The Solar

The Sun makes itself known throughout much of the Solar System by the influence the solar wind of high-speed charged particles constantly blowing off the Sun. The solar wind may be viewed as an extension of the outer atmosphere of the Sun (the corona) into interplanetary space.

Components of the Solar Wind

The solar wind contains roughly equal number of electrons and protons, along with a few heavier ions, and blows continously from the surface of the Sun at an average velocity of about 400 km/second. This is a remarkable velocity: particles in the solar wind from the Sun's surface travel at a speed that would allow them to go from Rochester to New York in seconds! This wind leads to a mass loss of about 10 million tons of material per year, which may seem like a large number, but is insignificant relative to the total mass of the Sun.

The Role of the Coronal Magnetic Field

Magnetic field lines
in the solar corona
The solar wind escapes primarily through coronal holes, which are found predominantly near the Sun's poles; in the equatorial plane the magnetic field lines of the Sun are more likely to close on themselves, particularly in periods of low solar activity. These closed field lines trap the hot coronal gases, leading to enhanced X-ray emissions from these hotter regions, but suppressing contributions to the solar wind.

The adjacent image shows an enhanced image of the solar corona. In this image the magnetic field lines of the corona correspond approximately to the boundaries between regions of different color. Notice that in the equatorial regions the field lines traced by these color boundaries tend to form closed loops, indicating the trapping of coronal gas.

Influence of the Solar Wind on the Earth

The solar wind can have a large influence on our planet, particularly in times of the active Sun (near sunspot maximum) when the wind is strong and can contain bursts corresponding to flares and coronal mass ejections from the Sun. The solar wind has a significant influence on our the Earth's magnetic field, the IONOSPHERE, and on Earth's AURORAS, and on telecommunication systems. For example, there is reason to believe that a burst of particles from a coronal mass ejection detected 5 days earlier by SOHO may have killed the Telstar 401 communications satellite on January 11, 1997.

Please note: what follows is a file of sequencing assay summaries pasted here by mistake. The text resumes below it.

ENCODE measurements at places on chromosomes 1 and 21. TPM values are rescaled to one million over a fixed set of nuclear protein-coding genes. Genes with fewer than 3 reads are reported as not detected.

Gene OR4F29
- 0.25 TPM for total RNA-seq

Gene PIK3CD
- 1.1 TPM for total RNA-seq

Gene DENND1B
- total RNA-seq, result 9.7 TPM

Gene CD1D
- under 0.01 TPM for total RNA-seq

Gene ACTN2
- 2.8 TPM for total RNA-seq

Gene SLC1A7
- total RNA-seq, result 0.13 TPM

Earth's Ionosphere and the Sun

The level of activity on the Sun can have a large influence on the Earth's ionosphere, as illustrated in the following animations. Much stronger atmospheric ionization (and thus higher electron density) occurs during an active sun (e.g. 1990, with 150 sunspots) than in a quiet sun (e.g. 1996, with 10 sunspots).

The level of solar activity has similar effects on related phenomena such as Earth's auroras.

The "Space Weather" Report

One can monitor solar data for the last 30 days. This data gives information on solar flares, sunspots, X-ray and radio-frequency fluxes. One can even tune into Today's Space Weather, which gives a "weather report" of current and predicted conditions in space with respect to the solar wind, solar activity, X-ray activity, and related phenomena. For example, here is the space weather outlook that was reported on Feb 26, 2001:

Space Weather Outlook

IA. Analysis of Solar Active Regions and Activity from 25/2100Z to 26/2100Z: Solar activity was low. An optically uncorrelated C1 x-ray flare occurred at 26/0741 UTC. The probable source for this event was observed by SOHO/LASCO from behind the west limb. IB. Solar Activity Forecast: Solar activity is expected to be very low to low. IIA. Geophysical Activity Summary 25/2100Z to 26/2100Z: The geomagnetic field was quiet to unsettled. An isolated period of active conditions occurred at 26/1800 UTC. A slight proton enhancement was observed which was probably associated with the event which occurred behind the limb earlier today. IIB. Geophysical Activity Forecast: The geomagnetic field is expected to be quiet to unsettled for the forecast period.

In this report, the region numbers refer to active areas on the Sun and C is a classification of solar flares. (Note: M is also a classification and CME is a coronal mass ejection in such reports.) As noted above in conjuction with the ill-fated Telstar 401 satellite, "space weather" may have non-trivial practical consequences.